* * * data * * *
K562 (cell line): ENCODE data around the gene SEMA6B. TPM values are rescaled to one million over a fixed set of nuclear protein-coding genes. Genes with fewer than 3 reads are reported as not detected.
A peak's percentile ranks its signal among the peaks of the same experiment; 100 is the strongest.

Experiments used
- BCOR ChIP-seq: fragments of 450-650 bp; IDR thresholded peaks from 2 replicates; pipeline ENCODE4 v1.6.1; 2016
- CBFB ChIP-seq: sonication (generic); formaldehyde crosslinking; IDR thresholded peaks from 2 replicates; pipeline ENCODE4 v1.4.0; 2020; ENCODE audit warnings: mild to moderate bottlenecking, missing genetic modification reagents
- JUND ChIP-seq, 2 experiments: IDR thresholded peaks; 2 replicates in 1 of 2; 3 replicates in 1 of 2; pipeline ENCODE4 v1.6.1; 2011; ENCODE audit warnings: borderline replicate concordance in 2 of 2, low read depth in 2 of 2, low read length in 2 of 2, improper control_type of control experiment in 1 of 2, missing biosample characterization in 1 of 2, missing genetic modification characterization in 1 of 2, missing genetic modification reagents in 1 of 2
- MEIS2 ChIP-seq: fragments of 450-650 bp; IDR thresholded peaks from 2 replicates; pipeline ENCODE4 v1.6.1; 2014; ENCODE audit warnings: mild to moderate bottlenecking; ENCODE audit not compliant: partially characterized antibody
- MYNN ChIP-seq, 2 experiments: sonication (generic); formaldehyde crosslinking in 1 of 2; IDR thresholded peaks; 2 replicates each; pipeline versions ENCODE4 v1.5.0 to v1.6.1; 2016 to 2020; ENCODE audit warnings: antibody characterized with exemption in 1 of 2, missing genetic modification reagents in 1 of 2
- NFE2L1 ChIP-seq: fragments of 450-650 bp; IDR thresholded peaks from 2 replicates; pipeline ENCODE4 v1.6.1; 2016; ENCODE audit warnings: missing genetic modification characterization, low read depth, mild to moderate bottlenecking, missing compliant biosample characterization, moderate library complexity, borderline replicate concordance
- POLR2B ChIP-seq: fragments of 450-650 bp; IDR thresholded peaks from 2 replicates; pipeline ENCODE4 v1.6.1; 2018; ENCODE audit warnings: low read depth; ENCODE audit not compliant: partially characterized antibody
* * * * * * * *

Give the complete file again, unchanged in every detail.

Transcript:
K562 (cell line): ENCODE data around the gene SEMA6B. TPM values are rescaled to one million over a fixed set of nuclear protein-coding genes. Genes with fewer than 3 reads are reported as not detected.
A peak's percentile ranks its signal among the peaks of the same experiment; 100 is the strongest.

Experiments used
- BCOR ChIP-seq: fragments of 450-650 bp; IDR thresholded peaks from 2 replicates; pipeline ENCODE4 v1.6.1; 2016
- CBFB ChIP-seq: sonication (generic); formaldehyde crosslinking; IDR thresholded peaks from 2 replicates; pipeline ENCODE4 v1.4.0; 2020; ENCODE audit warnings: mild to moderate bottlenecking, missing genetic modification reagents
- JUND ChIP-seq, 2 experiments: IDR thresholded peaks; 2 replicates in 1 of 2; 3 replicates in 1 of 2; pipeline ENCODE4 v1.6.1; 2011; ENCODE audit warnings: borderline replicate concordance in 2 of 2, low read depth in 2 of 2, low read length in 2 of 2, improper control_type of control experiment in 1 of 2, missing biosample characterization in 1 of 2, missing genetic modification characterization in 1 of 2, missing genetic modification reagents in 1 of 2
- MEIS2 ChIP-seq: fragments of 450-650 bp; IDR thresholded peaks from 2 replicates; pipeline ENCODE4 v1.6.1; 2014; ENCODE audit warnings: mild to moderate bottlenecking; ENCODE audit not compliant: partially characterized antibody
- MYNN ChIP-seq, 2 experiments: sonication (generic); formaldehyde crosslinking in 1 of 2; IDR thresholded peaks; 2 replicates each; pipeline versions ENCODE4 v1.5.0 to v1.6.1; 2016 to 2020; ENCODE audit warnings: antibody characterized with exemption in 1 of 2, missing genetic modification reagents in 1 of 2
- NFE2L1 ChIP-seq: fragments of 450-650 bp; IDR thresholded peaks from 2 replicates; pipeline ENCODE4 v1.6.1; 2016; ENCODE audit warnings: missing genetic modification characterization, low read depth, mild to moderate bottlenecking, missing compliant biosample characterization, moderate library complexity, borderline replicate concordance
- POLR2B ChIP-seq: fragments of 450-650 bp; IDR thresholded peaks from 2 replicates; pipeline ENCODE4 v1.6.1; 2018; ENCODE audit warnings: low read depth; ENCODE audit not compliant: partially characterized antibody